Region Girds for Hanna's Heavy Rain
Sandbags, Rescue Teams at the Ready as Tropical Storm Moves Ashore
Saturday, September 6, 2008
The Washington region yesterday braced for Tropical Storm Hanna, which was forecast to bring between three and seven inches of rain and winds of more than 30 mph, causing officials to open emergency shelters and unload hundreds of sandbags in areas likely to be hit hardest.
Hanna was expected to make landfall late last night near the border between North Carolina and South Carolina and continue churning north-northeast, affecting much of the Atlantic seaboard. The brunt of the storm was expected to hit the Washington area overnight and through this afternoon. It was predicted to begin tapering off tonight.
In Virginia, shelters were prepared in the city of Chesapeake, James City County and other areas that could be most affected. The American Red Cross said it had 2,300 volunteers mobilized in the state, along with 9,600 cots and blankets, and similar preparations have been made in North Carolina, South Carolina and Georgia, said Armond Mascelli, Red Cross vice president of disaster operations.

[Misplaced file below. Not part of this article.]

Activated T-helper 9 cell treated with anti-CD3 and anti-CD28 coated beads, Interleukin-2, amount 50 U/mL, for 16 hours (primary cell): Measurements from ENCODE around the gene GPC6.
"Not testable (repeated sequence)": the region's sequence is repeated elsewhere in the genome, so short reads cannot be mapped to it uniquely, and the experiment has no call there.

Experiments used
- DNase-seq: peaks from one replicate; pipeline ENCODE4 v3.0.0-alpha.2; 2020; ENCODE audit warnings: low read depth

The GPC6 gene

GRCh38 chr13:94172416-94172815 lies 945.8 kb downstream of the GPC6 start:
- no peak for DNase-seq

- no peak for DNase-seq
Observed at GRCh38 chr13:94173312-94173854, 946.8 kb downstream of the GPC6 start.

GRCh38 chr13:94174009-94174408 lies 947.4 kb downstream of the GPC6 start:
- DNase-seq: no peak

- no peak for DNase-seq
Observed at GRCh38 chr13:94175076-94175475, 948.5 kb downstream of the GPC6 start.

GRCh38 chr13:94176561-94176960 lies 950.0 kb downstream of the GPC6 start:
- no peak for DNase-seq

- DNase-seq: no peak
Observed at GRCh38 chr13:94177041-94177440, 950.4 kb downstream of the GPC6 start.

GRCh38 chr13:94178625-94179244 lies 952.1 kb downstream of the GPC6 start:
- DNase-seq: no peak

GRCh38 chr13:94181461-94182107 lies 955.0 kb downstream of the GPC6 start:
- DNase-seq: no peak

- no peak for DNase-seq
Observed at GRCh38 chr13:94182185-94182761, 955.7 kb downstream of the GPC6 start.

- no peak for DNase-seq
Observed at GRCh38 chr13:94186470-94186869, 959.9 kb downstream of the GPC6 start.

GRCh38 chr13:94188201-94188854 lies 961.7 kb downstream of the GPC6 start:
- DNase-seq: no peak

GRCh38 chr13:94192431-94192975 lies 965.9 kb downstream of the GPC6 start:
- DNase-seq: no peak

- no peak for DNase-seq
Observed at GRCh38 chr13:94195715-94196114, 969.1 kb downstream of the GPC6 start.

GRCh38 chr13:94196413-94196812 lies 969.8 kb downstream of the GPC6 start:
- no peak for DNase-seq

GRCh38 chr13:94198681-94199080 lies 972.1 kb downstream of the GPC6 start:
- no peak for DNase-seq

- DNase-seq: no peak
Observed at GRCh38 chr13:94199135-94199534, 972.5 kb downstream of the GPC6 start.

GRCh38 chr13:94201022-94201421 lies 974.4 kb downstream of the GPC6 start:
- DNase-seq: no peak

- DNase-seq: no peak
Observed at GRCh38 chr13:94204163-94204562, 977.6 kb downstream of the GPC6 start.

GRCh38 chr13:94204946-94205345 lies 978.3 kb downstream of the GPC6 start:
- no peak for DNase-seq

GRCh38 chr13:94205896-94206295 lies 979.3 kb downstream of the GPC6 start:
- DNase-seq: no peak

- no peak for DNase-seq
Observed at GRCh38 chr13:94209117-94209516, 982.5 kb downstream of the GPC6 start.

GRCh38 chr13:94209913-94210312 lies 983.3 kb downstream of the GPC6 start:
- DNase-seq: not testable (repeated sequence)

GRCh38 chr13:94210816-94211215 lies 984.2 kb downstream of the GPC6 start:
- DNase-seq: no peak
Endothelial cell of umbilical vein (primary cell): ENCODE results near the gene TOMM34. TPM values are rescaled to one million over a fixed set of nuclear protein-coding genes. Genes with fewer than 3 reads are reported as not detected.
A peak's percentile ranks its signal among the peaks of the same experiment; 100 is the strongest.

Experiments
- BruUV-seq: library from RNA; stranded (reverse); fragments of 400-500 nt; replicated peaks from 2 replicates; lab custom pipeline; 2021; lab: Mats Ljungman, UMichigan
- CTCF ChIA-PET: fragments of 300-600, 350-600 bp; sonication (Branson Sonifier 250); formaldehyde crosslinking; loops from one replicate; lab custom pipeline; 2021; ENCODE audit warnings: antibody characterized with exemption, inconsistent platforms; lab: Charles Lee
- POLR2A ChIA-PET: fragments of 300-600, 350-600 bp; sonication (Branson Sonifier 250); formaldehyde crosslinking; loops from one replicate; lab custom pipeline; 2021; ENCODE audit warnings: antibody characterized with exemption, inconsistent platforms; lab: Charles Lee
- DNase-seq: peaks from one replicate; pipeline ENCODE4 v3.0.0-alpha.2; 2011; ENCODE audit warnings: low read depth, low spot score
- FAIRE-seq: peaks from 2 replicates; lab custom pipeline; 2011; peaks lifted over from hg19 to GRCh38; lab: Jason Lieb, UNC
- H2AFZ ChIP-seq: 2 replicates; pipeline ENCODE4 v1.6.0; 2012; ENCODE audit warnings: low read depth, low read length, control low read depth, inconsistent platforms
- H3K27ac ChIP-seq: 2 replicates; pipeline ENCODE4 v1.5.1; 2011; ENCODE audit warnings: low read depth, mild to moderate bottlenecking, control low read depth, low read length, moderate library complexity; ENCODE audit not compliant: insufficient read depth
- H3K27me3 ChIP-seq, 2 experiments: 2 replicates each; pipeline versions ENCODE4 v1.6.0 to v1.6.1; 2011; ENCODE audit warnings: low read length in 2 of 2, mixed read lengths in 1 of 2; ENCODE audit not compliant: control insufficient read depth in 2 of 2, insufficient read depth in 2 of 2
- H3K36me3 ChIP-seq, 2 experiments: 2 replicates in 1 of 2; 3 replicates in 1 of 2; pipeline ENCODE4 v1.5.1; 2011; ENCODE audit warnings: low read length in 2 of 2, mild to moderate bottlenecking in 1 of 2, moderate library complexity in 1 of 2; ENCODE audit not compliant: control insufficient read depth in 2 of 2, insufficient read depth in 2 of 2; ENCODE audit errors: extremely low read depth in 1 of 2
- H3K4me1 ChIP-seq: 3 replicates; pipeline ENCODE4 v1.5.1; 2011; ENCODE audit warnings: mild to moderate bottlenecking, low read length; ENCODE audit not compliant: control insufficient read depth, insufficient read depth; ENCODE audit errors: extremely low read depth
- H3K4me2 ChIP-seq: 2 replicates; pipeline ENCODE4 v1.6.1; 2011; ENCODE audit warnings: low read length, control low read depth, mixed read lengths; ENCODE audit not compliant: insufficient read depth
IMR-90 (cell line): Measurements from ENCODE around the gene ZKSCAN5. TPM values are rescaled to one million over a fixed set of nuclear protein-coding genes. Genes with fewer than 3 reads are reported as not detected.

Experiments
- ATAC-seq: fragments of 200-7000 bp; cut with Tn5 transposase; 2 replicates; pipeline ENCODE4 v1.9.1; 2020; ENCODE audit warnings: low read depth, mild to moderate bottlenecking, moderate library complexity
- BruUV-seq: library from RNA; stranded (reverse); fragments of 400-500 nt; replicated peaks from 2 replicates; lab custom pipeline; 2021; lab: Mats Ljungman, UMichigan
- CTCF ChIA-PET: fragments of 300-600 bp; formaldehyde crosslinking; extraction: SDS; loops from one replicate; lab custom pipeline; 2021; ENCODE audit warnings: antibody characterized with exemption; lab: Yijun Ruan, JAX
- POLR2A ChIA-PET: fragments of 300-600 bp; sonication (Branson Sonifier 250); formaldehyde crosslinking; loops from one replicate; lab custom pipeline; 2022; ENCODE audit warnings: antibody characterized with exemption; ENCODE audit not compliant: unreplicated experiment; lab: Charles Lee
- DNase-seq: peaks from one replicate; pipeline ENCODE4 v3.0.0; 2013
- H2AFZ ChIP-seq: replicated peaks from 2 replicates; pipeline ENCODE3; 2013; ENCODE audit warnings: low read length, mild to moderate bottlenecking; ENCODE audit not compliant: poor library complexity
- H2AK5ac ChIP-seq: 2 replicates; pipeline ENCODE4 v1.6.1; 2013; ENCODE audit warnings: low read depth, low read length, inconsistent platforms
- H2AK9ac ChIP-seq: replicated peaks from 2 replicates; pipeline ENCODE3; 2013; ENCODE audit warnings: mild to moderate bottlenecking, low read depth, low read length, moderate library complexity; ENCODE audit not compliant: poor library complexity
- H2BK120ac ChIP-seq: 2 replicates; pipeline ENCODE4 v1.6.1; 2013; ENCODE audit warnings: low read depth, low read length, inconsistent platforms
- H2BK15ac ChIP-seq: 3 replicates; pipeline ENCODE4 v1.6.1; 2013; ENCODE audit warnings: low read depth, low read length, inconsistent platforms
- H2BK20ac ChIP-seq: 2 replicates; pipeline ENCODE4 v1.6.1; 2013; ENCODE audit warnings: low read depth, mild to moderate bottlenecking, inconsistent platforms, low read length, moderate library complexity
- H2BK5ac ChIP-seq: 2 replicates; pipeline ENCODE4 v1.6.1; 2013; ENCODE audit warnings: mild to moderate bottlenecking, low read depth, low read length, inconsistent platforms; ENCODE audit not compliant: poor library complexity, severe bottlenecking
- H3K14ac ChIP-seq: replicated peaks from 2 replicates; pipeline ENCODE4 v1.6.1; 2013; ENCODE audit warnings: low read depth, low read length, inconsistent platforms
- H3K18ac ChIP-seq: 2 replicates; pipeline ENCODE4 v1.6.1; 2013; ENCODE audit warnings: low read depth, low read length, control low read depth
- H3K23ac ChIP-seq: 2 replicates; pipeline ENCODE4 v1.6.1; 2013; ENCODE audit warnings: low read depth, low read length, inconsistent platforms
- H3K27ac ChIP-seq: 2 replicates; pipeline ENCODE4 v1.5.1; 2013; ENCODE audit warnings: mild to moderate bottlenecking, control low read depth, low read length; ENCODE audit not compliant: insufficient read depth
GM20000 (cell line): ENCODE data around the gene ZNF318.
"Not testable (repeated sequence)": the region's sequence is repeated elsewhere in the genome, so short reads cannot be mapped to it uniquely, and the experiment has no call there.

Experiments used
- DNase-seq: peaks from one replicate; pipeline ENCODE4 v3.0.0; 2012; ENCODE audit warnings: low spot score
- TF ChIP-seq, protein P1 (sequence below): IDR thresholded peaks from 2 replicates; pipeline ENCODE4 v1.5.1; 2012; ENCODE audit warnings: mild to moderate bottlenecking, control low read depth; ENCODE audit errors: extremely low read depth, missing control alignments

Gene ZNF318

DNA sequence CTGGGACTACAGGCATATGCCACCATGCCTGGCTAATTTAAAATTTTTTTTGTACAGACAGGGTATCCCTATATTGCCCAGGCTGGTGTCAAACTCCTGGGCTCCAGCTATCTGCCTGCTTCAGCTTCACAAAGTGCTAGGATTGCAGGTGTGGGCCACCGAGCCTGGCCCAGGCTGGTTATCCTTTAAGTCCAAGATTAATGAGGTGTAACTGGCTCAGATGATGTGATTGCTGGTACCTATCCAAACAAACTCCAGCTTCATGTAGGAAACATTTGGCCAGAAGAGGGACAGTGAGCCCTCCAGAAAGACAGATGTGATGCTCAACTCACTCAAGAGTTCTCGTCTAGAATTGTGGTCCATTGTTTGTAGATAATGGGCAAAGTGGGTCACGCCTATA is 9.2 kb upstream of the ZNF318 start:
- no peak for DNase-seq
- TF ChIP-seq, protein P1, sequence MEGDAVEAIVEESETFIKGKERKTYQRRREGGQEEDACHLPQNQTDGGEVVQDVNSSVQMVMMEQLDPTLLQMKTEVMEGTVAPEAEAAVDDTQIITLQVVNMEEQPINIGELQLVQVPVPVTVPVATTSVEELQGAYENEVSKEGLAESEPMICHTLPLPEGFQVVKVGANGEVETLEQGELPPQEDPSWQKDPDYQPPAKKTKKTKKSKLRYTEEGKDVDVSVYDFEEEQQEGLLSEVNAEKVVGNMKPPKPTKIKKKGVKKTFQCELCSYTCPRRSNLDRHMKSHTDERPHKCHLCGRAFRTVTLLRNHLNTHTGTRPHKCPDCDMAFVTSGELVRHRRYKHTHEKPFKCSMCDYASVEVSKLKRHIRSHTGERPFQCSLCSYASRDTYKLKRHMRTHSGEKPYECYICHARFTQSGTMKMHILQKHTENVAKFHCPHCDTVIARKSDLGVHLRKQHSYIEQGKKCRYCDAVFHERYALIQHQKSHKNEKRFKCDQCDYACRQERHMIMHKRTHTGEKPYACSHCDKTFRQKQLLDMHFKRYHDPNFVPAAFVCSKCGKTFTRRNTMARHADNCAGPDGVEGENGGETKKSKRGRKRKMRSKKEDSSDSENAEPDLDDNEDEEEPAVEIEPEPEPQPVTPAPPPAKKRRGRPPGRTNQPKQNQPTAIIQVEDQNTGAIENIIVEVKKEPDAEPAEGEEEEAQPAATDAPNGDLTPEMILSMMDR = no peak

Southeastern Virginia, Southern Maryland and the Eastern Shore were likely to be hardest hit, authorities said. Maryland Gov. Martin O'Malley (D) issued an expanded emergency declaration yesterday covering the entire state.
Some isolated areas could get as much as 10 inches of rain. Flooding "could be anywhere," said Edward Hopkins, chief of staff for Maryland's Emergency Management Agency.
Arcs of rain spinning out from Hanna passed through the Outer Banks and southeastern Virginia yesterday as the center of the storm moved northward. An Air Force Reserve hurricane hunter tracked the storm about 645 miles south of the District at 2 p.m. yesterday, and it was headed north at about 20 mph. Hanna is expected to pass about 60 miles east of the District, according to the National Weather Service.
By 10 last night, more than three-quarters of an inch of rain had fallen at Wallops Island, Va. A half-inch of rain fell in Richmond and at the Naval Air Station in Norfolk. The rain then subsided, tapering for a time into fog and mist.
In the District, streets glistened with moisture by 8 p.m., and at 10 p.m. heavy rain was reported at Reagan National Airport. By 11 p.m., more than a third of an inch had fallen there.
The Weather Service predicted that the storm's greatest impact here would come from midday today into tonight.
Some streams and creeks will rise to the level of their banks, or overflow, according to a late forecast.
Top sustained winds have approached 70 mph, with some higher gusts, making Hanna near hurricane strength, although it was expected to subside sharply once it hit land, according to the Weather Service.
The Weather Service warned of potential flash flooding in paved urban areas and streambeds. Workers filled and dropped 2,500 sandbags at historically vulnerable Metro stations, including the Cleveland Park, King Street and Largo Town Center stations.